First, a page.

Merced Star, Merced, Ca., Saturday Jan. 28, 1922, front page.
Merced Woman Ends Her Life With Poison.
Mrs. Alma Champlin committed suicide at her home in the edge of town on Bear creek this morning between 11:30 and 12 o'clock by taking carbolic acid. She was alone at the time. About 10:30 she called her daughter, Mrs. Frank McConnell, bookkeeper at Lucchesi's grocery store, asking her to come home and also to tell the son, Everett Fitchett, who works at the Union Oil station, to come home also, but instructed Mrs. McConnell not to call any other of the relatives.
Mrs. McConnell immediately sensed something wrong with her mother and phoned her aunt, Mrs. R.S. Weaver, who lives on the adjoining place on Bear creek.
Mrs. Weaver sent her son, Harold, across to the Champlin place. When Harold went into the house he found his aunt, Mrs. Champlin, lying on her bed in the throes of carbolic poisoning. Dr. Fountain was summoned but nothing could be done to save the unfortunate woman although heroic efforts were made to revive her.
She passed away soon after the doctor's arrival.
The bottle of carbolic acid was standing on the table in the room, indicating that Mrs. Champlin had taken the poison, set the bottle back on the table and then stretched herself on the bed to die. She was fully dressed when found.
The body was removed to the undertaking parlors, where Coroner Griffin will hold an Inquest.
Mrs. Champlin's maiden name was Alma Crandall. She came to Merced with the Crandall family in 1891. In 1899 she married George Fitchett, who passed away in 1915. From this union there are three surviving children; Everett Fitchett, Mrs. Edna McConnell and Arthur Fitchett.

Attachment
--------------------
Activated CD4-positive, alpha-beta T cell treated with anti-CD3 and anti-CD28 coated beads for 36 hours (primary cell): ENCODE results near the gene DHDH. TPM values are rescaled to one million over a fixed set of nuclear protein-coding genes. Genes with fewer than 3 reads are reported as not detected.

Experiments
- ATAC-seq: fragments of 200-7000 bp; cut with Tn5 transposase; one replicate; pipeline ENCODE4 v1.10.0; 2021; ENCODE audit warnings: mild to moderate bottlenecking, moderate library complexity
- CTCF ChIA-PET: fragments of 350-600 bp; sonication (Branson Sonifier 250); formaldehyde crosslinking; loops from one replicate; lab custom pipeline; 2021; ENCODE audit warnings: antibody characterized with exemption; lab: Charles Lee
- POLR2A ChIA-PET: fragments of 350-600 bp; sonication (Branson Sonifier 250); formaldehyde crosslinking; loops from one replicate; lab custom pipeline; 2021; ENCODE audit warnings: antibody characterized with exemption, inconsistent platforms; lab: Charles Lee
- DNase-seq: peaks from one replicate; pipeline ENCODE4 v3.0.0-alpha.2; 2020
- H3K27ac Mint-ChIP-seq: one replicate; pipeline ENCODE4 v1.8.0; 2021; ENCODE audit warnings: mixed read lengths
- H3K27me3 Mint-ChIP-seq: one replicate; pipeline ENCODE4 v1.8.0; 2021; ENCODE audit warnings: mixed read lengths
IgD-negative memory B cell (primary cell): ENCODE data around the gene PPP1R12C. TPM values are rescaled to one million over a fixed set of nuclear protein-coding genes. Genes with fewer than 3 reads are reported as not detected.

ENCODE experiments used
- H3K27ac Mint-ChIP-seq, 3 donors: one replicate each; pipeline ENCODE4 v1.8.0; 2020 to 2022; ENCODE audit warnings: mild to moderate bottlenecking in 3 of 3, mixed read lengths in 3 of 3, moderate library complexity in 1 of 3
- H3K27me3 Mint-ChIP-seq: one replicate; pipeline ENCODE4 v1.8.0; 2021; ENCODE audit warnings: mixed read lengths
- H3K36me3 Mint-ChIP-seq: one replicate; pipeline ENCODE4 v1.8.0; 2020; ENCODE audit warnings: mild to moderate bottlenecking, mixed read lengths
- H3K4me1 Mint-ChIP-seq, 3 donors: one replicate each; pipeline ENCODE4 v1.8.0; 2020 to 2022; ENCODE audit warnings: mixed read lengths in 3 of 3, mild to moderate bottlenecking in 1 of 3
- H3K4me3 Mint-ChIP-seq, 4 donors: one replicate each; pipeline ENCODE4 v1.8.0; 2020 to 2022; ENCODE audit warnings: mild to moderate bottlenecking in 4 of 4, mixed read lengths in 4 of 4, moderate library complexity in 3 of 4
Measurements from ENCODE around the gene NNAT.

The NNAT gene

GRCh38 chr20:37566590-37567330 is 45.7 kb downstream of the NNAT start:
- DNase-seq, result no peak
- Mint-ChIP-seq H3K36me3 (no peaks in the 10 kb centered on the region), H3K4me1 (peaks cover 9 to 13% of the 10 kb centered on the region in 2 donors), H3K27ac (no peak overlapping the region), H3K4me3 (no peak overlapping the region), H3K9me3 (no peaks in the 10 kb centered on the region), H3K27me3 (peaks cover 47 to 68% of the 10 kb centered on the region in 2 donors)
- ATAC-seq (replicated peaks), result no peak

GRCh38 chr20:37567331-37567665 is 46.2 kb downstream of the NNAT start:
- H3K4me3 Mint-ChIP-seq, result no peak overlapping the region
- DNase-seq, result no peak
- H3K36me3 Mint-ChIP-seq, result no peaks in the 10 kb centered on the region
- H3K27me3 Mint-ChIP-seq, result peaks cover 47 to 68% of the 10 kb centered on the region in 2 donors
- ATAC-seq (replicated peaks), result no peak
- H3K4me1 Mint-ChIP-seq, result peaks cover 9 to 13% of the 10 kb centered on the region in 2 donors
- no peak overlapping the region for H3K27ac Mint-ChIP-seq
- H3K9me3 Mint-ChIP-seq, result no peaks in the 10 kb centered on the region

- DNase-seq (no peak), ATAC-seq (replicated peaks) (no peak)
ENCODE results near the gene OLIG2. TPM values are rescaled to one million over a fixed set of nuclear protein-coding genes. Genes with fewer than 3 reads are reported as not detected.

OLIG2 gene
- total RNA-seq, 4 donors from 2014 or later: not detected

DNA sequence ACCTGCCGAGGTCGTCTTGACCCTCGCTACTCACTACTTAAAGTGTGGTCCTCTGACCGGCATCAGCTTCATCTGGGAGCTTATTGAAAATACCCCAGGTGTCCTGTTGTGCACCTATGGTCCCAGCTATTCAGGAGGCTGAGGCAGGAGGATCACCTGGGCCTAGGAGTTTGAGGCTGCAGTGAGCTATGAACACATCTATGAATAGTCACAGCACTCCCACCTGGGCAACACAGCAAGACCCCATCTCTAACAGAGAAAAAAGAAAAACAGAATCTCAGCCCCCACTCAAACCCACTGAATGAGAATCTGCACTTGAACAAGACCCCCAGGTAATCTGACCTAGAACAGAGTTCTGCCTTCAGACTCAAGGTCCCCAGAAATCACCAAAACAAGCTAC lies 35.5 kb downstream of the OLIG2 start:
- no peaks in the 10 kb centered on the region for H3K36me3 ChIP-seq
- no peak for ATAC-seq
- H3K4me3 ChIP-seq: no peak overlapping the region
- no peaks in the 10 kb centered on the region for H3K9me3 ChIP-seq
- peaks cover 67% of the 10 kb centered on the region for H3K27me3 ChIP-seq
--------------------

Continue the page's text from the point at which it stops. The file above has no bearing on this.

In 1917 the widow married W.L. Champlin, who died in March of the following year.
Following the death of her second husband, Mrs. Champlin suffered ill health and periods of despondency.
She had of late mentioned the possibility of ending her life, but the family thought the remarks caused simply by nervousness which would emerge from her despondency with treatment and that her health would return.
This morning Mrs. Champlin rose and performed her household duties in her usual manner. She prepared breakfast for her two sons, Everett and Arthur, and when Everett started for the oil station to work she went out with him to his machine and helped him fill the radiator with water. Later Arthur, aged 9 years, went out over to his aunt's, Mrs. Weaver, leaving his mother alone.
In addition to her bereaved children, Mrs. Champlin leaves her parents, Mr. and Mrs. P. Crandall, and a brother and sister, Chris Crandall and Mrs. R.S. Weaver.
Contributed by: Carol Lackey